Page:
They added that it was likely to date from the late Neolithic period (circa 3000BC -2500BC) and forms part of a larger group of ceremonial landscape features located and excavated as part of the Raunds Area Project.

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The nineteenth century doctor who practiced neolithic trepanation

Human skull illustrating different methods of trephination owned by Dr. T. Wilson Parry, skull of Guanche, Canary Islands, 1871-1930 (approx). Credit: Science Museum, London. CC BY

Using images from the Science Museum and Wellcome Collection we explore the neolithic practice of trepanation
Archaeologists might not be able to agree on the reason why our ancestors made holes in their skulls, but what they can agree on is that humans on every continent have done it at some point in history, suggesting the seemingly-bizarre practice developed independently across multiple civilizations.

To date, thousands of skulls with trepanation holes have been unearthed at archaeological sites around the world.

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Skull and mandible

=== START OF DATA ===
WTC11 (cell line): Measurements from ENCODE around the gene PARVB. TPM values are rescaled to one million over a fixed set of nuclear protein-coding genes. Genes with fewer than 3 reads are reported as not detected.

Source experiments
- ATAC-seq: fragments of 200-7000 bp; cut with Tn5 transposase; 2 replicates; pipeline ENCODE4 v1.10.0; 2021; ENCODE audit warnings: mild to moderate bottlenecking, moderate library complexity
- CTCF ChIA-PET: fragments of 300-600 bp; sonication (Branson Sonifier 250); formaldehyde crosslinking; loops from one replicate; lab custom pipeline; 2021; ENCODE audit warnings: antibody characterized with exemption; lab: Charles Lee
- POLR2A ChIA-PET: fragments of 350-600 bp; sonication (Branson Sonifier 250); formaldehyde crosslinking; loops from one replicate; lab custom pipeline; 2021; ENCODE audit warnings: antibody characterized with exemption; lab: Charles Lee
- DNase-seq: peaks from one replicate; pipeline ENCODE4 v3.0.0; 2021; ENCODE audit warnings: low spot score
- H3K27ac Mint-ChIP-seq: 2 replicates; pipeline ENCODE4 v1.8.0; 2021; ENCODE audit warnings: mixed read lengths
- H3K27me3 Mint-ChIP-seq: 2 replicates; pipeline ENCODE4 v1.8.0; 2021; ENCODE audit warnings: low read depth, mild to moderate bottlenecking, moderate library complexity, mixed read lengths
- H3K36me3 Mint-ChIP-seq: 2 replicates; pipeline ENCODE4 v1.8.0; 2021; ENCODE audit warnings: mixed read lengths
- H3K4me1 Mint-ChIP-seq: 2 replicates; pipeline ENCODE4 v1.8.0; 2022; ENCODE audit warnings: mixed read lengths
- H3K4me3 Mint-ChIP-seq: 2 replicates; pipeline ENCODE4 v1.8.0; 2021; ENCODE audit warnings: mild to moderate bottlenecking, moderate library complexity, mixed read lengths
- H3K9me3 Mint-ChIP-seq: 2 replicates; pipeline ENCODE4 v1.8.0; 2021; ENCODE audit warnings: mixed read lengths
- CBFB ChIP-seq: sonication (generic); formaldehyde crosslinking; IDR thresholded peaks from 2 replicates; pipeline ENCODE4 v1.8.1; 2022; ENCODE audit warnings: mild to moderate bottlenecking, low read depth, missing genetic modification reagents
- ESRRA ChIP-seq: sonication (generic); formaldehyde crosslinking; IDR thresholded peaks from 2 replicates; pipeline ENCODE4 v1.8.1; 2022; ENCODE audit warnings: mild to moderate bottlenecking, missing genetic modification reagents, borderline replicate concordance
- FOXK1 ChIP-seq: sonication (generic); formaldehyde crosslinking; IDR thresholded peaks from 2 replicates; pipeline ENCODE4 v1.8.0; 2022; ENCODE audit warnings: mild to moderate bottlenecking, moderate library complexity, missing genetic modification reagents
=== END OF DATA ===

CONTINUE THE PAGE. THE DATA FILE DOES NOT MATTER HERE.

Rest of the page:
Bronze Age skull and mandible of an adult male recovered from Rathlin Island, Co. Antrim.
The skull and mandible were both modelled 360 using AgiSoft PhotoScan before being assembled in Blender. Outputs included animations and the SketchFab model as educational aids for our osteoarchaeology students.

Created by Dr Siobhán McDermott, Centre for Archaeological Fieldwork, QUB. #ActualLivingTechnician.

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Wednesday, April 18, 2018

Archaeologists find silver treasure on German Baltic island

The April 13, 2018 photo shows medieval Saxonian, Ottoman, Danish and Byzantine coins after a medieval silver treasure had been found near Schaprode on the northern German island of Ruegen in the Baltic Sea. (Stefan Sauer/dpa via AP) (Associated Press)

BERLIN — Hundreds of 1,000-year-old silver coins, rings, pearls and bracelets linked to the era of Danish King Harald Gormsson have been found on the eastern German island of Ruegen in the Baltic Sea.

A single silver coin was first found in January by two amateur archaeologists, one of them a 13-year-old boy, in a field near the village of Schaprode. The state archaeology office then became involved and the entire treasure was uncovered by experts over the weekend, the Mecklenburg-West Pomerania state archaeology office said Monday.

“It’s the biggest trove of such coins in the southeastern Baltic region,” the statement said.

The office said the two amateur archeologists were asked to keep quiet about their discovery to give professionals time to plan the dig and were then invited to participate in the recovery.

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Google's 3D scans aim to preserve historical sites